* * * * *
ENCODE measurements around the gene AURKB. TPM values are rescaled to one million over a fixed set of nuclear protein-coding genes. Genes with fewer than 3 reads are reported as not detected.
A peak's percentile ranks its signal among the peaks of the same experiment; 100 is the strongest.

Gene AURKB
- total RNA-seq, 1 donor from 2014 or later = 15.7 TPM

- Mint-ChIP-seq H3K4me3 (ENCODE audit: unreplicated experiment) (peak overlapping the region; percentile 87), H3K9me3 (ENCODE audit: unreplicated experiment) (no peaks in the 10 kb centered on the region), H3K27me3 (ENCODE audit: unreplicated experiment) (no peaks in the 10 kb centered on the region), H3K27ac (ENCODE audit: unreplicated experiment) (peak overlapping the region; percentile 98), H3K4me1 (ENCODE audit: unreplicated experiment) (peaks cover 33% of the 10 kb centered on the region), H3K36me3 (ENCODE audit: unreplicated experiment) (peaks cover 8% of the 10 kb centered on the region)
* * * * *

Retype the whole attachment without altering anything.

ENCODE measurements around the gene AURKB. TPM values are rescaled to one million over a fixed set of nuclear protein-coding genes. Genes with fewer than 3 reads are reported as not detected.
A peak's percentile ranks its signal among the peaks of the same experiment; 100 is the strongest.

Gene AURKB
- total RNA-seq, 1 donor from 2014 or later = 15.7 TPM

- Mint-ChIP-seq H3K4me3 (ENCODE audit: unreplicated experiment) (peak overlapping the region; percentile 87), H3K9me3 (ENCODE audit: unreplicated experiment) (no peaks in the 10 kb centered on the region), H3K27me3 (ENCODE audit: unreplicated experiment) (no peaks in the 10 kb centered on the region), H3K27ac (ENCODE audit: unreplicated experiment) (peak overlapping the region; percentile 98), H3K4me1 (ENCODE audit: unreplicated experiment) (peaks cover 33% of the 10 kb centered on the region), H3K36me3 (ENCODE audit: unreplicated experiment) (peaks cover 8% of the 10 kb centered on the region)